|Home > Rigg > Jack AB Phillips (1866-1956)|
Jack Phillips (as he liked to be known in the family) was born [1865Q2 Mile End Old Town Vol: 1c, Page: 550] and baptised Alfred John Byford Phillips on 21 May 1865 1865 at St Thomas Stepney.
As a bachelor aged 26 he married Harriet Rigg (1863-1941) a spinster aged 28 on 8th August 1891 at St Pauls church Stepney. His address was 110 Jubilee Street, and hers 128 Bromley Street. The marriage was witnessed by Harriet's brother John Henry Rigg and sister Jane Rigg. Jack Phillips' father Henry Phillips and her father James Rigg were both deceased.
They had three children:
John Alfred B (Jack) Phillips became a successful businessman importing fine silks and Meissen porcelain and their house in Wanstead was full of collected items some of which were very valuable. There was a definite "don't touch" element for me as a young boy when visiting their house. I only vaguely remember Jack Phillips, the "B" in whose name was recorded as "Byford" on his marriage certificate and also on his birth certificate.
In the 1841 census[HO107/722 Folio: 4, Page: 2] at St Mary at Hill, London there resided:
Henry Phillips married Mary Ann Byford on 20 Jan 1848 at St Katharine Cree, London.
In the 1851 census[HO107/1548 Folio: 477, Page: 2] at St George in the East there resided:
In the 1861 census [RG9/224 Folio: 60, Page: 13] at St Mary Mounthaw, London there resided:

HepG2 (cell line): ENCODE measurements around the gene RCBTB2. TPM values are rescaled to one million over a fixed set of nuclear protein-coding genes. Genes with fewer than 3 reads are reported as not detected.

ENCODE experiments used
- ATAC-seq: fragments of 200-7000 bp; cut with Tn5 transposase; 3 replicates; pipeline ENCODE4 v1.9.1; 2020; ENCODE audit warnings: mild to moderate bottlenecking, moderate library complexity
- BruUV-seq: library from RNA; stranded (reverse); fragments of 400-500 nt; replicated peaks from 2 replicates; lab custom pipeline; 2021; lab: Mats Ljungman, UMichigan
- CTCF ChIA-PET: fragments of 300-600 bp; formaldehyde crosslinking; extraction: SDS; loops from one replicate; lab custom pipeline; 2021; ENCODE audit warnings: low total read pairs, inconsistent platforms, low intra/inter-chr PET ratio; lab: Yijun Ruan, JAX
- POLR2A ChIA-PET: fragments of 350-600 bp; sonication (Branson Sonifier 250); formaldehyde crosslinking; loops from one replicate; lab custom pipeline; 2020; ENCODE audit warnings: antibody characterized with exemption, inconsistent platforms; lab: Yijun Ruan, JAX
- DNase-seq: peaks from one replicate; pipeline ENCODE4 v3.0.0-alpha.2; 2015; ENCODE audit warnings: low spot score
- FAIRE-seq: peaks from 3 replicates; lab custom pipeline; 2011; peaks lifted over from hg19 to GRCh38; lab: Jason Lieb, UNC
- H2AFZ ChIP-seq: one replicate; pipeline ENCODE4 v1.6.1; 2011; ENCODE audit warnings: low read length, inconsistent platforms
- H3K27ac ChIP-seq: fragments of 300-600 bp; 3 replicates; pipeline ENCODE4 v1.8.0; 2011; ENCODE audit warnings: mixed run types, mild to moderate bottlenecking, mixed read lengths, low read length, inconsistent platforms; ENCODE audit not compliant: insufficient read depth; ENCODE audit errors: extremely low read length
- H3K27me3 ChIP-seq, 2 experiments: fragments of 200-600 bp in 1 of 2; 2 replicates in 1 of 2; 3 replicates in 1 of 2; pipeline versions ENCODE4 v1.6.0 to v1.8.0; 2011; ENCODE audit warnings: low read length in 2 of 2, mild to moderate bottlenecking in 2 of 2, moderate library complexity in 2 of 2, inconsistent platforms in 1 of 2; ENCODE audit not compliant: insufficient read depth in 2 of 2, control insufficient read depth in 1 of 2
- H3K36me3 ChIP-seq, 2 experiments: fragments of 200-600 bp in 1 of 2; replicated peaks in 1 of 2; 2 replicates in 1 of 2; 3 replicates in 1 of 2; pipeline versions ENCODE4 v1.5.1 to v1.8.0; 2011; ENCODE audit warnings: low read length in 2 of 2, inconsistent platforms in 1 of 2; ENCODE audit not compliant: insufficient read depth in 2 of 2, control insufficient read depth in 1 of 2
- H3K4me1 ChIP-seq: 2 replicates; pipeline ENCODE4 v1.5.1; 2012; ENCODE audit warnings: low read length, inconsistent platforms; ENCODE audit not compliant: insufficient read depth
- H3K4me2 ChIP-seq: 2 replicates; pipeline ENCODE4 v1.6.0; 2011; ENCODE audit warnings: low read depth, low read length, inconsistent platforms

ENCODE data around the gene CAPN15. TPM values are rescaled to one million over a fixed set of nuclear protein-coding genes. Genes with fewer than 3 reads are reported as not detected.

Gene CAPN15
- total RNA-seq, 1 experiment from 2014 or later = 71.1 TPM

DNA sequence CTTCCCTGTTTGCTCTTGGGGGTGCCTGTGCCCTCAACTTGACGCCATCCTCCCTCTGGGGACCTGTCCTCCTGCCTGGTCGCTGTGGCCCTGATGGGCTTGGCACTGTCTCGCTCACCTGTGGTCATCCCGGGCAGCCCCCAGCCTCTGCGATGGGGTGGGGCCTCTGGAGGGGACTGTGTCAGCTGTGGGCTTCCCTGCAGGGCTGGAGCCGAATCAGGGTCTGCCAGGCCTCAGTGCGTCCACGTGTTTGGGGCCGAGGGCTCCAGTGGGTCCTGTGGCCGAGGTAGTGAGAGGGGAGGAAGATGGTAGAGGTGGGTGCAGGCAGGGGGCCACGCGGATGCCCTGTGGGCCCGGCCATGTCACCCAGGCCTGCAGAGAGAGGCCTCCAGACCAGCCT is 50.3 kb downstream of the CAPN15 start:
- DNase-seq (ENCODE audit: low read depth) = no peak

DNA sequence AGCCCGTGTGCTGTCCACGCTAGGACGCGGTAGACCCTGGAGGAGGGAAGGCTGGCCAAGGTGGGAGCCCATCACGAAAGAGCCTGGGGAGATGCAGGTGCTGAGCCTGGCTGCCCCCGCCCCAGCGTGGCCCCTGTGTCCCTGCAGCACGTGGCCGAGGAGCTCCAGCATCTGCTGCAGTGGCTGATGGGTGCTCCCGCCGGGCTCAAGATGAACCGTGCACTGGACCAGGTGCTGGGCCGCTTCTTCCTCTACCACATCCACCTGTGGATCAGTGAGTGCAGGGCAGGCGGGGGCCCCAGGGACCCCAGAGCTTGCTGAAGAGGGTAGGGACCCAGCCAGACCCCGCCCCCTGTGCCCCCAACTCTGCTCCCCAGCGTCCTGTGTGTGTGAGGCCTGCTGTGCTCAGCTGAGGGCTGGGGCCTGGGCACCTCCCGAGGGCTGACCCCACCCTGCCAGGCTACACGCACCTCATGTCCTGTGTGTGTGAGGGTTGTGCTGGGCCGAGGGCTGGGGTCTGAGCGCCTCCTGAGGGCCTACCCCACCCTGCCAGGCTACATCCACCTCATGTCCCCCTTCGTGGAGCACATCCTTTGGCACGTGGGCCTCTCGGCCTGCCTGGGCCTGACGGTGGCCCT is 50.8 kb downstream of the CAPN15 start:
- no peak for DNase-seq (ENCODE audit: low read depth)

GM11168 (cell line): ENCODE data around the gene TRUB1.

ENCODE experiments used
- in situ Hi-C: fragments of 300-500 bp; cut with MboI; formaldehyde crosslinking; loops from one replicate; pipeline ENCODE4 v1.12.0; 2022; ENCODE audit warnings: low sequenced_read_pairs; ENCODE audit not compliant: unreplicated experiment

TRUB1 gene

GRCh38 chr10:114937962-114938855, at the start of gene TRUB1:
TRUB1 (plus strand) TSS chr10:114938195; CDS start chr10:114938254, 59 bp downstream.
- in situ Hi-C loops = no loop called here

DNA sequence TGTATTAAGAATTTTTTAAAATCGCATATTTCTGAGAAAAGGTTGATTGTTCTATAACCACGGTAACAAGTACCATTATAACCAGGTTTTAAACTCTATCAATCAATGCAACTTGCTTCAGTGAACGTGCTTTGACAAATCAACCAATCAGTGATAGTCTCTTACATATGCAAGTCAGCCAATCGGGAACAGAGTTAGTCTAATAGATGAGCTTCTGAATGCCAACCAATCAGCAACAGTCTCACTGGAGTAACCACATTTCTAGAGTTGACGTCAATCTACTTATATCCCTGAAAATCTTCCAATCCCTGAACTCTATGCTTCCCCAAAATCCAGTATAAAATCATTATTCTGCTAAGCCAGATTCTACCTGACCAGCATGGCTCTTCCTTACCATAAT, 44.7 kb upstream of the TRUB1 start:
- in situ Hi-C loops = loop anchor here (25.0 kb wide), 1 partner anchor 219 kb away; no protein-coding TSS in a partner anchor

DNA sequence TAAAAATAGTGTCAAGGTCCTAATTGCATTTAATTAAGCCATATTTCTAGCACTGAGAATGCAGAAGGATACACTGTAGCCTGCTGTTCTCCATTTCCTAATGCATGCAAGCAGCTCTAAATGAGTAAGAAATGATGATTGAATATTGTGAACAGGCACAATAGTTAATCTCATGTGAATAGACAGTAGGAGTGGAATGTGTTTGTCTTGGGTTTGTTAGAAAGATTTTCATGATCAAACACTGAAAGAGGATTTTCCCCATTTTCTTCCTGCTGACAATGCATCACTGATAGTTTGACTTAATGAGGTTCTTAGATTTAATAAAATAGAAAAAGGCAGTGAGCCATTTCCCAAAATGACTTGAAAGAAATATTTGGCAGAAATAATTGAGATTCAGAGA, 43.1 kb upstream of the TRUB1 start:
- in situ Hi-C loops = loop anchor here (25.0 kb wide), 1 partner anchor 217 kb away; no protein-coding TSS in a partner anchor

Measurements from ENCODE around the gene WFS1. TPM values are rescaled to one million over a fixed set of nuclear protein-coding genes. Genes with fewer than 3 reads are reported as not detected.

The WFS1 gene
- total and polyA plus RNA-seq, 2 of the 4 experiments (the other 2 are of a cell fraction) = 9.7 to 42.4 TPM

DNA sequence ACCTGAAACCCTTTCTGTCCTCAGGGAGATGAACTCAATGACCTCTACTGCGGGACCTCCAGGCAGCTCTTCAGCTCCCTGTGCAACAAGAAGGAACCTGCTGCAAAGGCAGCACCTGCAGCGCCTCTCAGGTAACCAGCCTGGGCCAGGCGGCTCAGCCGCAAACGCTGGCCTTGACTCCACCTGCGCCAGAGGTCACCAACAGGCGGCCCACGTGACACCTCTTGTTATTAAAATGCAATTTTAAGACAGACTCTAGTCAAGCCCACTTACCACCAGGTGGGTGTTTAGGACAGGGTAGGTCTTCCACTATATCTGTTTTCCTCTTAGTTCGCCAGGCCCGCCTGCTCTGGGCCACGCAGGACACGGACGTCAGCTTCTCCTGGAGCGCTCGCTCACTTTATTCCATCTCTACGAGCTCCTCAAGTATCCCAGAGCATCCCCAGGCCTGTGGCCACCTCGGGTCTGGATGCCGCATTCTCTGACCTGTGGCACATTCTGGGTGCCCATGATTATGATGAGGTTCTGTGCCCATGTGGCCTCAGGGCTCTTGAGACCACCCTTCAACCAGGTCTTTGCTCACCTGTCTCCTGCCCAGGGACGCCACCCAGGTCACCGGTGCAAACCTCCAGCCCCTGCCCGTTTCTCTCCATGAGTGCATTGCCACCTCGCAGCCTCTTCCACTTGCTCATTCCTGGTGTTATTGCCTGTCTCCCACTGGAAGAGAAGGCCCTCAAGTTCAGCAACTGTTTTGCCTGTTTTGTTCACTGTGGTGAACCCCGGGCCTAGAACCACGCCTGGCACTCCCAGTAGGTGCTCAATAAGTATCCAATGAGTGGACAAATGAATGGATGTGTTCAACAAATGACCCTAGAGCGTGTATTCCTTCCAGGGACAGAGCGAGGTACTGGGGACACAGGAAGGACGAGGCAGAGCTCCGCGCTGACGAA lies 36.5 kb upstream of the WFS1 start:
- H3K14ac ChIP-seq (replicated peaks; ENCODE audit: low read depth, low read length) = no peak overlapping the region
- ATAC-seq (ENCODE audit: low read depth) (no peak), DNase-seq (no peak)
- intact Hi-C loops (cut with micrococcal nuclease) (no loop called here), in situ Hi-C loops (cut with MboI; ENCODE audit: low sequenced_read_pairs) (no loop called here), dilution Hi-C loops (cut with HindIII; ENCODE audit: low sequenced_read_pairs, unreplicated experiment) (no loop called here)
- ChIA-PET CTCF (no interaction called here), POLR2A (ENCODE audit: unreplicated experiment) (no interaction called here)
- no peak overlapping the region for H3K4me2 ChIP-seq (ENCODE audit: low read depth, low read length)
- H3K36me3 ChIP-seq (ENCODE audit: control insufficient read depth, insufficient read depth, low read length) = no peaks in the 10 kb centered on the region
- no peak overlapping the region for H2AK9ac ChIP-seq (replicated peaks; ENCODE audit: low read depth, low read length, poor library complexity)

In the 1871 census [RG10/559 Folio: 10, Page: 12] at Mile End Old Town, London there resided:
In the 1881 census[RG11/534 Folio: 88, Page: 10] at 13 Wellington Stret, Lambeth, London there resided:
In the 1891 census[RG12/302 Folio: 40, Page: 21] at 110 Jubilee Street, Mile End Old Town there resided:
Jack Phillips married Harriet Rigg(1863-1941)on 8th August 1891 at St Pauls church Stepney.
In the 1901 census [RG13/1608 Folio: 60; Page: 6] at 15 Dangon Rd. Wanstead there lived:
In the 1911 census[RG14PN9602 RG78PN511 RD188 SD7 ED6 SN241] at 1 Spratt Hall Road, Wanstead there resided:
John Alfred Byford Phillips became a Freeman of the City of London in 1911. His grandfather William Byford(1796-??) became a Freeman of the City of London in 1815 and his great-grandfather William Byford (c1750-??) became a Freeman of the City of London in 1778.
An "In Memoriam" was found in Harriet Rigg's photo album concerning
the death on 29 September 1890 of Charles Byford aged 56
- possibly the grandfather of Jack Phillips? The poem looks forward to the spiritual
beliefs of Jack Phillips daughters concerning the silken cord.
Tis hard to break the tender cord,
When love has bound the heart;
Tis hard, so hard, to speak the words:
We for a time must part.
Dearest loved one, we have laid thee
In the peaceful grave's embrace,
But thy memory will be cherished
Till we see thy heavenly face.
My great-aunt's photo album also contained a photo of Maud Byford (aged about 30)
dated 1904 and is dedicated to her aunt - the exact connection is unknown.
In later years I remember "cousin" Win asking me about buying a colour TV which they regarded as expensive. It was funded (allegedly) by sending a complete original wrapped and unused Meissen dinner service for auction at Christies/ Sotherbys.
May became a respected Christian medium and Winifred married the Rev'd Rex Eastment when she was in her forties and already an established author.
Jack Phillips parents were Henry Phillips (1825-??) and Mary Ann Byford-Phillips (1826-??) who married on 20th January 1848 at St Katharine Cree [1848Q1 London Vol: , Page: ].
Jack Phillips was an uncle of my grandfather.